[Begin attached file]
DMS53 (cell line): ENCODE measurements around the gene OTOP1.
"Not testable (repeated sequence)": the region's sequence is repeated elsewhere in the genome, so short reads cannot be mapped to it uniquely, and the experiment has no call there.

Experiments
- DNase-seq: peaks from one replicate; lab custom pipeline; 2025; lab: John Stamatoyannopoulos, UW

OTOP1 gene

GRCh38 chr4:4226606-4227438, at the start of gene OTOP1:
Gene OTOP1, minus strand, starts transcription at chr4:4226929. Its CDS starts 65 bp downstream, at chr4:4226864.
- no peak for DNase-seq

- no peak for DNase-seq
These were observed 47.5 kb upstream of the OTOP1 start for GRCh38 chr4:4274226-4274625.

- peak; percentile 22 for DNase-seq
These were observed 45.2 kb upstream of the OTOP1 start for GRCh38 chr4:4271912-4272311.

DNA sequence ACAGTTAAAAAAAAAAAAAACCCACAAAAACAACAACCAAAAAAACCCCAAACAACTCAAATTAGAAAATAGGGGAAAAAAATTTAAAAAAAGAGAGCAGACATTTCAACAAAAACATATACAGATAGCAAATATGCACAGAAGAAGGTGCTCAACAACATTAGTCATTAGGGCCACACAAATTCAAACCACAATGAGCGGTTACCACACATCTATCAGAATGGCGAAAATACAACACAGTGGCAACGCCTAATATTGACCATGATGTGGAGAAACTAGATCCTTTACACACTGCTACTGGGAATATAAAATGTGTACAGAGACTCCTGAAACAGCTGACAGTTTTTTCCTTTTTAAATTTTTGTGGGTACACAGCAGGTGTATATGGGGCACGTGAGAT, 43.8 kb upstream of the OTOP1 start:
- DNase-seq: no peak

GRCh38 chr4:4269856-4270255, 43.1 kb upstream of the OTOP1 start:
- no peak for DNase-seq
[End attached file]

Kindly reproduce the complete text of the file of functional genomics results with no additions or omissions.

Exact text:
DMS53 (cell line): ENCODE measurements around the gene OTOP1.
"Not testable (repeated sequence)": the region's sequence is repeated elsewhere in the genome, so short reads cannot be mapped to it uniquely, and the experiment has no call there.

Experiments
- DNase-seq: peaks from one replicate; lab custom pipeline; 2025; lab: John Stamatoyannopoulos, UW

OTOP1 gene

GRCh38 chr4:4226606-4227438, at the start of gene OTOP1:
Gene OTOP1, minus strand, starts transcription at chr4:4226929. Its CDS starts 65 bp downstream, at chr4:4226864.
- no peak for DNase-seq

- no peak for DNase-seq
These were observed 47.5 kb upstream of the OTOP1 start for GRCh38 chr4:4274226-4274625.

- peak; percentile 22 for DNase-seq
These were observed 45.2 kb upstream of the OTOP1 start for GRCh38 chr4:4271912-4272311.

DNA sequence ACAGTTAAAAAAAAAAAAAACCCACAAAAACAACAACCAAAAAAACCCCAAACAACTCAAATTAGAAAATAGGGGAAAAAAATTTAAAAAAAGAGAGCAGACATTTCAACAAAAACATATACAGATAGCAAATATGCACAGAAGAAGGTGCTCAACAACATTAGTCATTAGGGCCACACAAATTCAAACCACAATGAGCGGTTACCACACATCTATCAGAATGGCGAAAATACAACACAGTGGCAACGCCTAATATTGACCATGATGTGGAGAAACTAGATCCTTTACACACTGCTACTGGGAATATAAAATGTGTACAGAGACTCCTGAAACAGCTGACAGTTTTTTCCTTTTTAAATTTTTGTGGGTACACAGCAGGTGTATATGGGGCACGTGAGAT, 43.8 kb upstream of the OTOP1 start:
- DNase-seq: no peak

GRCh38 chr4:4269856-4270255, 43.1 kb upstream of the OTOP1 start:
- no peak for DNase-seq